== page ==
My own deepest memory of this sort involves my father. On several occasions, usually after I had done something wrong and been forgiven, he told me that “love is an absolute: nothing you could ever do would diminish my love for you”. That certainty was my starting point, the ground upon which I could stand. It was given to me before any talk of deserving, before and after any failure, and it was given again and again.
Something similar is true of all the people who have been instrumental in making me who I am. Some of them do not even know how important they are for me. They are the people who believed in me before I was worthy of their esteem, who turned the other cheek when I was angry, who patiently walked with me, shared an insight I would not have been able to understand alone, or picked me up and carried me after I had fallen.
Each of us could say something similar. Even the most self-made man owes a debt of gratitude. I believe this fact deserves more attention.
We often think of gratuity as something somehow “other” than the meat and potatoes of public life, which seems to be governed exclusively by a balance of power. We often speak of rights and entitlement; more rarely do we speak of gratuity, and even then only as a “soft” afterthought to the real business of bettering society.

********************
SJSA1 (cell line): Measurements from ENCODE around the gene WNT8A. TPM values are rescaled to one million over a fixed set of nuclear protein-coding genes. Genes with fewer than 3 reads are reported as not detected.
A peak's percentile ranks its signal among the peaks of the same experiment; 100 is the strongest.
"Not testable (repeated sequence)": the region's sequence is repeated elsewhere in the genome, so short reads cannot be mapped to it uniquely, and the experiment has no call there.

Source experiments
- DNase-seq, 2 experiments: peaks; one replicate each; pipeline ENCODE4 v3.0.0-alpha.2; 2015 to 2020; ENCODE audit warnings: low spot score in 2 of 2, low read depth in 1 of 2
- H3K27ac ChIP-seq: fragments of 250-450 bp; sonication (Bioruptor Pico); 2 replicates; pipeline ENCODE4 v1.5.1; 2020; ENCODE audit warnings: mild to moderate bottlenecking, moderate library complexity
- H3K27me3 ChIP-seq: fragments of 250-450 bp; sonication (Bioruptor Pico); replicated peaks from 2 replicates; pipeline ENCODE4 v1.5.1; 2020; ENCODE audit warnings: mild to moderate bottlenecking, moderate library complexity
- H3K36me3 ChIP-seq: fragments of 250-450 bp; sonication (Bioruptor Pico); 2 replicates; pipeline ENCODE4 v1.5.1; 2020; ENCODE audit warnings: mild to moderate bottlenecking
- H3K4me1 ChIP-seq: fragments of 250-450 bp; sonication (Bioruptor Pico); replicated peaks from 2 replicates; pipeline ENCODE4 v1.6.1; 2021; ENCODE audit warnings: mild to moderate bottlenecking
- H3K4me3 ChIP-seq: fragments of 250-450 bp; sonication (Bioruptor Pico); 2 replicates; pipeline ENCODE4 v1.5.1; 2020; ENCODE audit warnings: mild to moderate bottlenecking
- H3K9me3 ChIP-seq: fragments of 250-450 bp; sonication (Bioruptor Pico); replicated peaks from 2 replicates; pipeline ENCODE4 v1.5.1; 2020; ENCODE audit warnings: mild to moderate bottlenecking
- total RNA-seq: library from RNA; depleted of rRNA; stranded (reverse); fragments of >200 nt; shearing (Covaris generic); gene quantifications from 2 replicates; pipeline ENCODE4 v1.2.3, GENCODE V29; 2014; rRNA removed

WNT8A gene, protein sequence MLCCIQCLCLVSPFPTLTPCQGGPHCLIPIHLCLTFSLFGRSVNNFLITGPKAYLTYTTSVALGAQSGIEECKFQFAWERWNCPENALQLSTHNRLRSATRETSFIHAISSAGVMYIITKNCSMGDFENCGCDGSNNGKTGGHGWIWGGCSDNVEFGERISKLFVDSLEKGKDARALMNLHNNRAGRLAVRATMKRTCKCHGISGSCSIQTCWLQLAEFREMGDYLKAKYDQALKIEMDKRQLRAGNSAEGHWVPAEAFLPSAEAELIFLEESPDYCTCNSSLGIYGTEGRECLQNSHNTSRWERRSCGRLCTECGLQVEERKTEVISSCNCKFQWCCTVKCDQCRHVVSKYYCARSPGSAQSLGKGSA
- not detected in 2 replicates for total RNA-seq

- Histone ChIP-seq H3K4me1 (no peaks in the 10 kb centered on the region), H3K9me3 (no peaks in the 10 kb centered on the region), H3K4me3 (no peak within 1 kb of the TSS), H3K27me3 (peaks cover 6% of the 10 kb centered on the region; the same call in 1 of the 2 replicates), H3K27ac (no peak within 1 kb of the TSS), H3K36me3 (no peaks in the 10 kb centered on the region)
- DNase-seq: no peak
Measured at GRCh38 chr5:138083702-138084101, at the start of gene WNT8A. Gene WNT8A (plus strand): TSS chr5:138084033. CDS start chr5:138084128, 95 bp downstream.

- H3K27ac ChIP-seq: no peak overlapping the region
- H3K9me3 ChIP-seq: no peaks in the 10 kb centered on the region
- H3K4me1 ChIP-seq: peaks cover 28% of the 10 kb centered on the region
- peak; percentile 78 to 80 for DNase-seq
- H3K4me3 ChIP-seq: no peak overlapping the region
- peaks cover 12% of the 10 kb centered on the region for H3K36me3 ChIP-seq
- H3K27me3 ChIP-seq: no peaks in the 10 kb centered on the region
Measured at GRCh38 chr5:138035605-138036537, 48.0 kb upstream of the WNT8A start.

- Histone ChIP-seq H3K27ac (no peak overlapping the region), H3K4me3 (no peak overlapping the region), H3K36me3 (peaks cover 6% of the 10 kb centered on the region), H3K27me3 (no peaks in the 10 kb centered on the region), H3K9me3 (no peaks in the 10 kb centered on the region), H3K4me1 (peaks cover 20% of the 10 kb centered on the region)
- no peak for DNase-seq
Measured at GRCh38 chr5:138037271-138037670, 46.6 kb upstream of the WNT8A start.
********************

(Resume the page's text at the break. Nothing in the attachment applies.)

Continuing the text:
And yet, experience tells us we could never have arrived where we are without the undeserved gifts from others. It tells us that rights are very important and worth fighting for, but that in the life of any woman or man, there are moments when undeserved forgiveness is the most necessary thing. There is nothing you can do that would diminish my love for you.
An analogy can be made in the economic sphere. Pope Benedict XVI wrote in Caritas in Veritate that “without internal forms of solidarity and mutual trust, the market cannot completely fulfil its proper economic function. And today it is this trust which has ceased to exist.”
We must rebuild this trust, which is the essential starting place for economic activity.
There is certainly much we can do to improve our thinking about market-driven economies and the relationship between government and private enterprise. Yet our thoughts must be grounded in a deep and humble gratitude for our parents, teachers and mentors, who have taught us to hope and trust. It is in their free gift of themselves that we became who we are. As gratuity strengthens the bonds between fathers and sons, so it does in the marketplace too.
I would suggest that it is our own freely given gifts of time and care that we offer the next generation the best chance of going further than us, whether in their personal lives or in their public lives, whether in politics or enterprise.
As I watch the birds carry out their petty argument among the branches, my guess is that they have done so for thousands of years and will continue to do so for many more. We, however, can hope to progress.
Read our report, Does Faith Matter? Leaders on the Role of Faith in Society
Author: Jonah Lynch is a Catholic priest who lives and teaches in Washington D.C.
Image: A crow flies near Soultz, eastern France, January 12, 2009. REUTERS/Jacky Naegelen